“I wonder, what difference does this make in your life, Michael?” This is a question I’ve been asking myself a lot as I am now thoroughly underway in my last year at Princeton Theological Seminary. It weighed especially heavily on me on Sunday as I left church, where my Sunday School class was challenged to think about how the Psalms and the Bible in general were incorporated into their lives. Could I, in good conscience, tell all these young adults to read the Bible, to pray, and to memorize Scripture? What difference does all of this make? Does this even make a difference in my own life? I could not shake this question on the hour-long drive to Philly, where I was meeting someone for brunch. Then, as often happens, the coffee, breakfast burrito, extra potatoes on the side – and sitting across the table from a really attractive person – made me forget this crisis of existence, faith, and religion. (And for those keeping track, it was Not drunk brunch. Alcohol did not aid this time in forgetting my troubles.)
As I was driving home, I remembered that I had to get prizes for a game at youth group that night. The need to purchase the chocolate prizes, combined with my gas light turning on (for those of you on the revised common lectionary, yes, this was last Sunday when we read the gospel passage about the ten bridesmaids, five of whom ran out of oil), prompted me to swerve out of the exit lane from I-95 to 206, settling for the long way home. Mostly because I didn’t want to have to make any left turns and minimize clover leafs.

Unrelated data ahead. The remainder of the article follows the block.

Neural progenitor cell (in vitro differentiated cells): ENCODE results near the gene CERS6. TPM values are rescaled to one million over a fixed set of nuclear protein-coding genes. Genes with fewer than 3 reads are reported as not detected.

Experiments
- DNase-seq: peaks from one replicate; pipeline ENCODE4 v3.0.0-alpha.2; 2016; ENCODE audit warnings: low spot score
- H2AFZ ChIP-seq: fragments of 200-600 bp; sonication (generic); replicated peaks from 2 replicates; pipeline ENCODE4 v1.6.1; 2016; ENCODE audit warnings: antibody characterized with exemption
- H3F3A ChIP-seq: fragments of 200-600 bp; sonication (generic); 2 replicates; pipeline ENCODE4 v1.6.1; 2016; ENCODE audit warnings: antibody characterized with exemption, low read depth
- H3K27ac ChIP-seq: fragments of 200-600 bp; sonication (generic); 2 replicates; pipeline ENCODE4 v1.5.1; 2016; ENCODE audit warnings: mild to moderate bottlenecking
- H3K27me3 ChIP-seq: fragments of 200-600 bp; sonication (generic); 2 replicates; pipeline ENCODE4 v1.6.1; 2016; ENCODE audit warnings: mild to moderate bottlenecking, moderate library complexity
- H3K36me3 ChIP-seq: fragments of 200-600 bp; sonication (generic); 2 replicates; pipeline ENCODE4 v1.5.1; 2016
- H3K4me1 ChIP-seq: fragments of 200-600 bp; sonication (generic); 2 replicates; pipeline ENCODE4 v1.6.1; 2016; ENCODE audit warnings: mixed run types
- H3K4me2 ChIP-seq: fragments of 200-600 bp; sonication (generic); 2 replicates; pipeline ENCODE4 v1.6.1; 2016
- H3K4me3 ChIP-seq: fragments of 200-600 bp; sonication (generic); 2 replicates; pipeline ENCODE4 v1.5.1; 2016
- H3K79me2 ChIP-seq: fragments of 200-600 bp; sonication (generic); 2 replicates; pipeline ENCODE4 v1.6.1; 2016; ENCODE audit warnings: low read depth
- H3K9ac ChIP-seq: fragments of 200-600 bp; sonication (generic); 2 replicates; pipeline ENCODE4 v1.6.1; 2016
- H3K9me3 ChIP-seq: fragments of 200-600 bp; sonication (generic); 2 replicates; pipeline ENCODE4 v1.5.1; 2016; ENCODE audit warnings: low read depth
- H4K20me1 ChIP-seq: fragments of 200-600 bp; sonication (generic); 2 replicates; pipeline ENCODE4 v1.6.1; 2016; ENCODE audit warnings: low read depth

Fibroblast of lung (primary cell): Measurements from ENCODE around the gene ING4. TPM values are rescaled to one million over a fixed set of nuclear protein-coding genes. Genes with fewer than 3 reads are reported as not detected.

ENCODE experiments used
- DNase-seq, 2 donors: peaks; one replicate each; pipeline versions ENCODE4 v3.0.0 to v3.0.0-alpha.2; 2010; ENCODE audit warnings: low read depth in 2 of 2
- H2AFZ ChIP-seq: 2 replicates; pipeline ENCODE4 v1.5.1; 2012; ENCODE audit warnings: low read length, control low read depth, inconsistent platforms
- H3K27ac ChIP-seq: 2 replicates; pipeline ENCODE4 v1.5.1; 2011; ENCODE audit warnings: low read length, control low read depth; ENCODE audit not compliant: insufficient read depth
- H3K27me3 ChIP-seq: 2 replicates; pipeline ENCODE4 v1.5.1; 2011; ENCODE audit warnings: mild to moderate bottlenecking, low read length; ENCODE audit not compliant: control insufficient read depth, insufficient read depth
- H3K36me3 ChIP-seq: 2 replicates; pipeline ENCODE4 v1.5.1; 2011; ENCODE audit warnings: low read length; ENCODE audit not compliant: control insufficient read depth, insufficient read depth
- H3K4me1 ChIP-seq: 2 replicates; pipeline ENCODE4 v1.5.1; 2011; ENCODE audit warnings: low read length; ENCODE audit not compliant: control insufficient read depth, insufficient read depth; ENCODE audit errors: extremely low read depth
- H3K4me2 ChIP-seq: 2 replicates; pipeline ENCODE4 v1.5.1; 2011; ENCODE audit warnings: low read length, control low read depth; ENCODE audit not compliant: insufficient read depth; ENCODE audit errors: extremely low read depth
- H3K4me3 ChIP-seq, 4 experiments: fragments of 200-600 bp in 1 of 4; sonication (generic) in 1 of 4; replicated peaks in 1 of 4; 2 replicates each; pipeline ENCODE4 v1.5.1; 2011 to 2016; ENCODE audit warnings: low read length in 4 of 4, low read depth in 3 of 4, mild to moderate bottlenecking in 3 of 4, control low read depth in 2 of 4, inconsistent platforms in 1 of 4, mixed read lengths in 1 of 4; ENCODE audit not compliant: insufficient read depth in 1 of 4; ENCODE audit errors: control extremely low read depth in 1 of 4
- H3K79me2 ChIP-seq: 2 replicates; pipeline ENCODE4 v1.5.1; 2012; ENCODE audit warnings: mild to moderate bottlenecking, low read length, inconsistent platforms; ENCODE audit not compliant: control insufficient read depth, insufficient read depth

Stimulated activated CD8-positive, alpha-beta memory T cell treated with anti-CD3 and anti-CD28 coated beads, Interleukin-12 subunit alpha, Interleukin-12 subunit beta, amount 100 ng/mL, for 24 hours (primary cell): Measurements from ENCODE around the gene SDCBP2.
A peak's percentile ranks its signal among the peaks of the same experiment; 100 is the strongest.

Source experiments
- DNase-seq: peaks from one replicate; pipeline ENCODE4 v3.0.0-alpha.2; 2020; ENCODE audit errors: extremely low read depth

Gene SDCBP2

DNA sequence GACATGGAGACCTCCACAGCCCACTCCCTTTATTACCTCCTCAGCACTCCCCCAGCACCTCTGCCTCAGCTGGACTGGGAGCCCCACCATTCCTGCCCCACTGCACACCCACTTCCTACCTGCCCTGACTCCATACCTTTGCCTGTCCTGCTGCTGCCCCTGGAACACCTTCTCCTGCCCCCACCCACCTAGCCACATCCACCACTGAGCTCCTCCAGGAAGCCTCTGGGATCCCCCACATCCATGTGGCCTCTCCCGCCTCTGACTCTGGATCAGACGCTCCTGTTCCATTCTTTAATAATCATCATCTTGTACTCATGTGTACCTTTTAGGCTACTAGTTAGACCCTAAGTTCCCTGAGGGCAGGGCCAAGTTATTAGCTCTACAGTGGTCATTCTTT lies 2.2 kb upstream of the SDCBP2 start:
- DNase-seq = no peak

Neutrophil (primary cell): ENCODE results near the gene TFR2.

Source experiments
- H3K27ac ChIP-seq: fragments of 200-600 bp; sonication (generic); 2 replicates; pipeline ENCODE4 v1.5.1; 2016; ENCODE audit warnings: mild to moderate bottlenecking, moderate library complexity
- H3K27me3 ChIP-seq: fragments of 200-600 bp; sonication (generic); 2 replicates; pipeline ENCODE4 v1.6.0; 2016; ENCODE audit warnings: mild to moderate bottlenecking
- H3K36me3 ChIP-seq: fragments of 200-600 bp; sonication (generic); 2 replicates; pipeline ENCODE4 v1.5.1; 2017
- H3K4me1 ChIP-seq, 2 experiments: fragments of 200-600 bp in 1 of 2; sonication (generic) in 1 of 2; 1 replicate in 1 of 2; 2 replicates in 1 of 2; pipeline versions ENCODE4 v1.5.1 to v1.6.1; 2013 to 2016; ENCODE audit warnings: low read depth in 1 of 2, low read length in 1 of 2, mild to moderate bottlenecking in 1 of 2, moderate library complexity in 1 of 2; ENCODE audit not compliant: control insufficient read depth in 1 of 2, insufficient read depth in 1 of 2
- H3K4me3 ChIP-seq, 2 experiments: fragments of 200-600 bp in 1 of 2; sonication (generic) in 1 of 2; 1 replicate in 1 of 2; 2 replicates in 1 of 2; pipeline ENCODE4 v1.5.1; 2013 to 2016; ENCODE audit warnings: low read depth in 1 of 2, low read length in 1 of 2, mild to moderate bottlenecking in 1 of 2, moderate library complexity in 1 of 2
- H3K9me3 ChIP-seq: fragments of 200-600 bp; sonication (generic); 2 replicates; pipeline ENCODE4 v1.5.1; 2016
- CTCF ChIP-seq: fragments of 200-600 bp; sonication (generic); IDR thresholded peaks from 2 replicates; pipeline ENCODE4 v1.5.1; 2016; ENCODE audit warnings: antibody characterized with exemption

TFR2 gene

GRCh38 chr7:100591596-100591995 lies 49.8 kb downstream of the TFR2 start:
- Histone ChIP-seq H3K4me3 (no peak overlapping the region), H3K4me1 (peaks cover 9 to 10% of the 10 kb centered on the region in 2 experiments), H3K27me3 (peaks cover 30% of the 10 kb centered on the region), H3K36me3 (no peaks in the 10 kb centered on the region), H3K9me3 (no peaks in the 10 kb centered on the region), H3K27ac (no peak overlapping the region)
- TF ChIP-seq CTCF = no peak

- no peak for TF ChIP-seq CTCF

While my GPS freaked out and kept babbling, “Recalculating…Recalculating…Recalculating,” I cruised down Route 1 toward Trader Joe’s. On the side of the road, there was a car pulled over with the hazards blinking, and about 20 yards down the road, there was a woman walking with a gas can. And then I drove right past her and parked at Trader Joe’s.
I got out of my car and looked across the highway at the gas station on the other side of Route 1, across six lanes of traffic and a median concrete barrier. Apparently, the woman with the gas can also saw the gas station, because she stood on the opposite side of the highway looking for a break in the traffic. And at this point I found myself walking towards her. Since it was a highway, there was no break in the traffic. And so the woman’s efforts to run across the highway were thwarted, and I was right behind her before she heard me yelling, “Excuse me, Miss, do you need a ride?” It was kind of hard to be heard above the roar of car after passing car.
After we went to the gas station, (I gave in and made four clover leaf turns by going to the gas station before Trader Joe’s, but who’s counting?); and after her profuse thanks; and after her tearful story of how she had just come from Philly saying goodbye to her children before leaving to spend the holidays away from them for the first time; and after she swore I was sent by god; and after I dropped her back off at her car; I went back to Trader Joe’s for my chocolate.
And I wonder. I wonder if, contrary to the gospel reading, maybe those with oil will lend their oil to those without. I wonder if the woman had been white if someone would have stopped for her. I wonder if someone would stop for my mom if she ran out of gas. I wonder how many cars passed her as she walked along the highway with that empty gas can. I wonder if there is a god above who sent me to her. And still, I continue to wonder: What difference does this make in your life, Michael?